Francis Plug is the fictional hero of the critically-acclaimed book Francis Plug: How to be a Public Author, by Paul Ewen. We are very privileged to have Francis write an original blog piece for us about his experience with famous authors.
“So funny you find yourself giggling helplessly long after you’ve passed the joke” … “Pure – and purely pleasurable – silliness”, said the Times Literary Supplement, of Francis Plug.
In the literary circles I tend to swing in, the opportunity to converse with famous authors arises often. The fact I have met over thirty Booker Prize-winners is very well documented. Not that I’m particularly charismatic, or socially blessed. Many people actually find me rather difficult to engage with, or, in their own words, “freaky”, “unbalanced”, and “a complete nutjob”. But this hasn’t prevented me holding conversations with the most respected authors of the present day and age. Because most famous authors are very freaky too.
This is to be expected. After all, much of their lives are spent in self-imposed confinement, engaging only with fantastical beings of their own imagination. Make-believe characters, fictitious creations. That’s why the whole notion of talking to these people is problematic. They’re simply not wired for everyday chit-chat with normal folk. If you hope to engage with them in conversation, it’s probably best if you come across like fragments of their inner imaginations.
Normally when you talk to famous authors, they are seated behind a signing table, as if on a throne, while you stand before them, a mere minion. Despite your height advantage, you are a real person and therefore mean nothing. Most famous authors will simply lower their eyes to your/their book, hoping that all the information they need for the brief transaction is spelt out on a pre-written slip of paper inserted alongside the title page. Telling them how much you enjoyed their book is a polite and well-meaning ice-breaker, but in truth, your presence and speech are creating that ice, and the only way to break it is by removing yourself from the situation as quickly as possible. Or by getting on the other side of the table, out of the author’s immediate vantage point, and whispering in their ear. If they can’t see you, your presence is better imagined, and your whispered voice can be attributed to any number of characters that already exist inside their head.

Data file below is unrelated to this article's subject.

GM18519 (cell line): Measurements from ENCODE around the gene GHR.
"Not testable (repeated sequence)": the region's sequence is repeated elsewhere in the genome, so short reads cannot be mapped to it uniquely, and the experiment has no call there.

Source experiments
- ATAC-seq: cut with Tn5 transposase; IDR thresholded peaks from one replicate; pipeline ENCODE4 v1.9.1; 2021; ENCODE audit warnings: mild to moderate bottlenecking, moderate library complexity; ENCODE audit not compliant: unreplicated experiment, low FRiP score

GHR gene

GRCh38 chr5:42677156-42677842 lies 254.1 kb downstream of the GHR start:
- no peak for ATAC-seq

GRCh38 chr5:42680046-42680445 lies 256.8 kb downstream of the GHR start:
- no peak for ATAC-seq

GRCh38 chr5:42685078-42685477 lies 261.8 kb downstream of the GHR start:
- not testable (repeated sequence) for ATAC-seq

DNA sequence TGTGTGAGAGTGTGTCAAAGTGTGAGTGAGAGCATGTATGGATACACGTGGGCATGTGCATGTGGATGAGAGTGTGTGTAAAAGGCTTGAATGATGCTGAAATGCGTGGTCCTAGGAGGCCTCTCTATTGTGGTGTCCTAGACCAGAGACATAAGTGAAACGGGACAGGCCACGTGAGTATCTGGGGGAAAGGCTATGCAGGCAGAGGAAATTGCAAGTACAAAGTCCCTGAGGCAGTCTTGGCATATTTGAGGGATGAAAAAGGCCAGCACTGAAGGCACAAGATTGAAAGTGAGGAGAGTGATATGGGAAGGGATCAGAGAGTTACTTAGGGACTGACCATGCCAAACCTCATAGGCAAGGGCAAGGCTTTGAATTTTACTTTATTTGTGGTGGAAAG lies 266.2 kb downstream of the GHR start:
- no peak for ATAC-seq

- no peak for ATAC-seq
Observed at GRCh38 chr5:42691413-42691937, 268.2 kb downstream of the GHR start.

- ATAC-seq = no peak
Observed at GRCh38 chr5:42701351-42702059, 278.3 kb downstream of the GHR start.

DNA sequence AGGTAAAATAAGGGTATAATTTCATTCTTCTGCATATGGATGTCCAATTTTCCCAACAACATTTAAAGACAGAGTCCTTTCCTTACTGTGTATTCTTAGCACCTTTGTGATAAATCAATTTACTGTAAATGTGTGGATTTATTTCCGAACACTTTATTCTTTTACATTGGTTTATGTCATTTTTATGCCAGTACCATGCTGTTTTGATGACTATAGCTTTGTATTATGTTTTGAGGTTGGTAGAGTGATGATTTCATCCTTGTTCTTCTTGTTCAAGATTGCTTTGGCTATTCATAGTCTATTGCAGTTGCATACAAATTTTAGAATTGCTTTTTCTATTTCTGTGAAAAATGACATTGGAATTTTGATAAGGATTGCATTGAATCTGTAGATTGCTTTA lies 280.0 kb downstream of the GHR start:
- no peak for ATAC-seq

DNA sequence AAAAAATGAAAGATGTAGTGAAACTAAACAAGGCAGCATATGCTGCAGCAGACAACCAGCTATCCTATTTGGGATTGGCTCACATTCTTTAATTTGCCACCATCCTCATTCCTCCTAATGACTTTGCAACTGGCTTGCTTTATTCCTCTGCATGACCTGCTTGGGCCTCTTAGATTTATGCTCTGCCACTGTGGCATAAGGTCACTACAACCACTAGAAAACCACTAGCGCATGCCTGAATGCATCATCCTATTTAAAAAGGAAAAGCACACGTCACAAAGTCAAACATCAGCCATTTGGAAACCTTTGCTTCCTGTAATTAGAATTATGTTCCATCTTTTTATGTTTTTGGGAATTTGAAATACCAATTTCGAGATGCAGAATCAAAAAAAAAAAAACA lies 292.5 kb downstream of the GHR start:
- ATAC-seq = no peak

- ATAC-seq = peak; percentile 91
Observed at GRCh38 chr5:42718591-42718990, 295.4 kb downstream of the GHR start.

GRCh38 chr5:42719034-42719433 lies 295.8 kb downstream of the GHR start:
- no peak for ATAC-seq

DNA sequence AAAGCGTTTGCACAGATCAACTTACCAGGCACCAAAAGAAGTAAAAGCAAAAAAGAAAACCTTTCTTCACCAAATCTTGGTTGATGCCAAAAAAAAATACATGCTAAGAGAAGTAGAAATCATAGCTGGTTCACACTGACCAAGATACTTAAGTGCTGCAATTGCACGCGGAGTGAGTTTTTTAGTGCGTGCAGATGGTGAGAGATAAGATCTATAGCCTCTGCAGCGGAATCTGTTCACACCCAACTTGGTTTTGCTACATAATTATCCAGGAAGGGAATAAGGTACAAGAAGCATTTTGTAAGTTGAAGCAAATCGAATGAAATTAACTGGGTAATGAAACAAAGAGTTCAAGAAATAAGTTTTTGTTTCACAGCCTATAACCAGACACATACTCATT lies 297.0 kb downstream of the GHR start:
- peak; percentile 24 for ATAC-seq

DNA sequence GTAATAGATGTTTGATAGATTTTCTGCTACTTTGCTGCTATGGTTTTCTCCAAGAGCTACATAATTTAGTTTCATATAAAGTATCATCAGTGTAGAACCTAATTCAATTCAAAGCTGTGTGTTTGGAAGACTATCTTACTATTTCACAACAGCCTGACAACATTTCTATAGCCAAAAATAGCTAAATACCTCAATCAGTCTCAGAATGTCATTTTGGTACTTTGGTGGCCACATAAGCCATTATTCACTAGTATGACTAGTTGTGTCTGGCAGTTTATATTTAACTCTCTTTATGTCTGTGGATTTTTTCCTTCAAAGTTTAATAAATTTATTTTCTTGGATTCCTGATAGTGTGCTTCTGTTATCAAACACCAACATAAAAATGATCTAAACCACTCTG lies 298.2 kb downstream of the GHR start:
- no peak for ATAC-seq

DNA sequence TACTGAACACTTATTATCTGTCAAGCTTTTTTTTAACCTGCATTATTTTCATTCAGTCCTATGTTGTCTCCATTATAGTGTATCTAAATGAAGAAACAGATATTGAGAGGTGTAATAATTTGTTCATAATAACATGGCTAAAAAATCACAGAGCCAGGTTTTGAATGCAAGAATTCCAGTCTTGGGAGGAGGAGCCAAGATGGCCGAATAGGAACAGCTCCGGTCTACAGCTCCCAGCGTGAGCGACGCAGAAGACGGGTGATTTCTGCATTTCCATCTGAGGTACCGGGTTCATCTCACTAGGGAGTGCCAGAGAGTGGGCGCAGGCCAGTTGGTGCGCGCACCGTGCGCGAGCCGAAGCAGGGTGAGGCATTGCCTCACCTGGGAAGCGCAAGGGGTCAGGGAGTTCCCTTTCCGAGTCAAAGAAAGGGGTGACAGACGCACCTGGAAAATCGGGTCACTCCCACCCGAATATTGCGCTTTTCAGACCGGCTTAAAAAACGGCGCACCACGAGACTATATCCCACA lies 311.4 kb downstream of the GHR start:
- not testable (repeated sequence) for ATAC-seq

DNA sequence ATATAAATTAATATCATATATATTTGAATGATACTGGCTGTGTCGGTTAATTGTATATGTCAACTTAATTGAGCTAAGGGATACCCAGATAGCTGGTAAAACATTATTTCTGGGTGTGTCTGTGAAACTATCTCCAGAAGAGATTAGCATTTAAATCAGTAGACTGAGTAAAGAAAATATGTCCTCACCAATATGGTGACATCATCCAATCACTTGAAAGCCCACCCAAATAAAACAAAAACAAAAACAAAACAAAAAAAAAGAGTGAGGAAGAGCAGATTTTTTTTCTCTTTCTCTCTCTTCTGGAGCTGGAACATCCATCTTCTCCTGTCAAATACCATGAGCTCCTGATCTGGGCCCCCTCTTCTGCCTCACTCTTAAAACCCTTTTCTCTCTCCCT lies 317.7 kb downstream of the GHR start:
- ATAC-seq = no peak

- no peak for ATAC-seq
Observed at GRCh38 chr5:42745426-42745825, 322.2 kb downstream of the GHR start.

However, even by merely whispering to a famous author, you are prolonging their public spectacle and using up more of their valuable writing time. That’s why you’ll often see a famous author immediately reach for a glass of wine when a member of the public approaches. If they’re forced to listen to a real person, they may as well take their mind elsewhere.
If you still feel compelled to converse with famous authors, perhaps attempt to be constructive with what you’re saying. For instance:
“I have a bottle of Scotch in my bag. Would you care for some?”
“I know a very wealthy benefactor who supports authors who write books like yours.”
(Yes, even the famous authors are financially up against it in this day and age.)
But perhaps the best way to talk to famous authors is through the written word, by writing them a letter. It’s a medium they understand and respect, and you’ll spare yourself the disappointment of finding out that the author you much admire is actually, in real life, a bit of a shit.
Here’s an example of a recent letter I wrote to Richard Flanagan:
Hi, it’s me again. Sorry for the barrage of mail, but I still haven’t heard from you. You’re a busy chap, I understand perfectly, so I’ll try and keep this letter succinct – you already know all about my gastro/indigestion problems!
To recap, I’ve just written a book about Booker Prize-winners, but you missed the boat. I need to meet you at haste, to get my book signed. I was kicked out of my flat, so maybe we could meet at a pub? Could you bring a credit/debit card?
I’m rubbing my hands fervently in anticipation.
Richard’s response is undoubtedly imminent. In the meantime I take heart in the knowledge that I wasn’t freaking him out in person, thus causing him to lunge for his wine glass, while simultaneously blasting him with my own pissy breath.
by Francis Plug
Thank you to Text Publishing for arranging this blog piece to be written by Paul Ewen, author of Francis Plug: How to be a Public Author.